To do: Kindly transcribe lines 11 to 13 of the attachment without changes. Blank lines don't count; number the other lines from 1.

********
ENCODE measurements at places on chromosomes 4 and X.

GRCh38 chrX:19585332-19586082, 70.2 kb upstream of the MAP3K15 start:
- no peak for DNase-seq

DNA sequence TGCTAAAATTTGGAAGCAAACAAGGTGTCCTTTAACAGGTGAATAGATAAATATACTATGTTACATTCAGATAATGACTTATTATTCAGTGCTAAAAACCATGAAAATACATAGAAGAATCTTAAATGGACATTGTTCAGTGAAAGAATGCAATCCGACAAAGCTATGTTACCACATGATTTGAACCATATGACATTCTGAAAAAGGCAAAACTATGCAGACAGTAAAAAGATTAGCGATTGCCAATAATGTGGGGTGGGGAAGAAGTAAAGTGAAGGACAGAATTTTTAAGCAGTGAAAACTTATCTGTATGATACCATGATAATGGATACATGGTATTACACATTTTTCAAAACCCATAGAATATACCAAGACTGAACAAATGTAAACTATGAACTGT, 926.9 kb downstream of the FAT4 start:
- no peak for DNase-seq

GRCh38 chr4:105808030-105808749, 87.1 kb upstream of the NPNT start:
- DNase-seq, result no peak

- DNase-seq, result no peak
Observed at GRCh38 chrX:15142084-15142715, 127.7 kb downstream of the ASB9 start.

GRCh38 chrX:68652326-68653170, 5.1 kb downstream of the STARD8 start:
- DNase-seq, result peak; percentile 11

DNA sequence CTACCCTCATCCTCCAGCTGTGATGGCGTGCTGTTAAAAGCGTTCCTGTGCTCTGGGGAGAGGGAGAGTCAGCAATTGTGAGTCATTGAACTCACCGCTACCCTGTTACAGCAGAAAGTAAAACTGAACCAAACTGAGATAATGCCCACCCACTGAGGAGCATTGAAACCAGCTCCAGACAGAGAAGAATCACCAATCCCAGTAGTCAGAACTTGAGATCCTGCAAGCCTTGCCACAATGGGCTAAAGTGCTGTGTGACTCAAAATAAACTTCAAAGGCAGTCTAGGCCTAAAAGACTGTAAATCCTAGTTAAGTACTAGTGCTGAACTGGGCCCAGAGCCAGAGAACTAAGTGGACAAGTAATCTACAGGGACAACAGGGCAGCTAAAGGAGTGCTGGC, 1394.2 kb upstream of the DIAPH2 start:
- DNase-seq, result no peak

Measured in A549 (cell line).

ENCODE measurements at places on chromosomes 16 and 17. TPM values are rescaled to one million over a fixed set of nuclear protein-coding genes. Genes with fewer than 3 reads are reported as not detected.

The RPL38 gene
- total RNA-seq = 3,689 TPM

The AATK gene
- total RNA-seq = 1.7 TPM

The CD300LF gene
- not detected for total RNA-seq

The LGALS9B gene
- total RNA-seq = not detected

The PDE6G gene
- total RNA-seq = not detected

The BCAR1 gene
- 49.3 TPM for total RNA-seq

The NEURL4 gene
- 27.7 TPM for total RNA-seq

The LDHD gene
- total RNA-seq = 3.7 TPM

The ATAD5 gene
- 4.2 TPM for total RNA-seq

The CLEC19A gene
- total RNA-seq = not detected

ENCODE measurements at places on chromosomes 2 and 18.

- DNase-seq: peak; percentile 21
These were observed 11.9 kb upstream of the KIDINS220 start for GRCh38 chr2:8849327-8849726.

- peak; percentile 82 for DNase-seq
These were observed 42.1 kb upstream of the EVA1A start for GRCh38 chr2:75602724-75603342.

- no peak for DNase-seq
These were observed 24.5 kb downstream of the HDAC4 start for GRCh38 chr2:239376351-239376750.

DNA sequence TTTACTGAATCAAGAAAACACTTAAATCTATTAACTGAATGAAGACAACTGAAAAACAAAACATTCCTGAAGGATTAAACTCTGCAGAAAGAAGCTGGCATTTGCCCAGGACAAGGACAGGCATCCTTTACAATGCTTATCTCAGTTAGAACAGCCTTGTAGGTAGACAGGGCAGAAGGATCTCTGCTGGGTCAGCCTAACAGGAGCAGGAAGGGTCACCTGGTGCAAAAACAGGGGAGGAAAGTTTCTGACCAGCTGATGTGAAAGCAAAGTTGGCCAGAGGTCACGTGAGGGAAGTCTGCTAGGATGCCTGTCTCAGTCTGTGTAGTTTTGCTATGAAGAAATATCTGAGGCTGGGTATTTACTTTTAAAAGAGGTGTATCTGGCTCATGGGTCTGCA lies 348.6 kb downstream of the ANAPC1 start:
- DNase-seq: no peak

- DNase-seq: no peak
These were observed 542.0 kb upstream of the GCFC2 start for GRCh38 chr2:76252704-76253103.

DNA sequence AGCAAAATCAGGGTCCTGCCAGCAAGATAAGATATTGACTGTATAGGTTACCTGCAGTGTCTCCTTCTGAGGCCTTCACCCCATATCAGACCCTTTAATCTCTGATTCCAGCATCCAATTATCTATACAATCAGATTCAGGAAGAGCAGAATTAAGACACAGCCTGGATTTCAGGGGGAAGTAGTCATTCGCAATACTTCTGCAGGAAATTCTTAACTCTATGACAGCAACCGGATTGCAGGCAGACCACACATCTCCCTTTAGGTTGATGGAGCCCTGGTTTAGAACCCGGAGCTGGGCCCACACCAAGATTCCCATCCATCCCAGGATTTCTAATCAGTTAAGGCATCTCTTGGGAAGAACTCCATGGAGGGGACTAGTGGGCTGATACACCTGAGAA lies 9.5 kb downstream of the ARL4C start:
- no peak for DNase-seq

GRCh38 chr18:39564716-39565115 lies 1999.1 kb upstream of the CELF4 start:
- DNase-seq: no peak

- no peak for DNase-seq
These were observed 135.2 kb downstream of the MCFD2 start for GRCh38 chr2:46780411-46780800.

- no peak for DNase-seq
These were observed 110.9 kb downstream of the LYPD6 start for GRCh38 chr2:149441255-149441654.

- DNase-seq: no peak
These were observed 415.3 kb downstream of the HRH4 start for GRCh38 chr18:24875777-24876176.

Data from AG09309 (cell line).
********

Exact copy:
- DNase-seq, result peak; percentile 11

DNA sequence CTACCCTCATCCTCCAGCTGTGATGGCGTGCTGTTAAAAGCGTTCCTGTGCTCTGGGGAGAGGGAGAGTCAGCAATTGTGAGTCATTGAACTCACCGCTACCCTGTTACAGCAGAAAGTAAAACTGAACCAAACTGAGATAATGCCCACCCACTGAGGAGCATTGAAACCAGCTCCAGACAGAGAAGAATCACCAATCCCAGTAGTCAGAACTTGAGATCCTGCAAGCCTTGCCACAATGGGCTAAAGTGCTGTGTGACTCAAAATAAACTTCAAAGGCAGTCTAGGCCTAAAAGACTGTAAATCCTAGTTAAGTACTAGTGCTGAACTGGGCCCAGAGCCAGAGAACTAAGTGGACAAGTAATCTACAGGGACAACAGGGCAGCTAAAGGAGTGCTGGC, 1394.2 kb upstream of the DIAPH2 start:
- DNase-seq, result no peak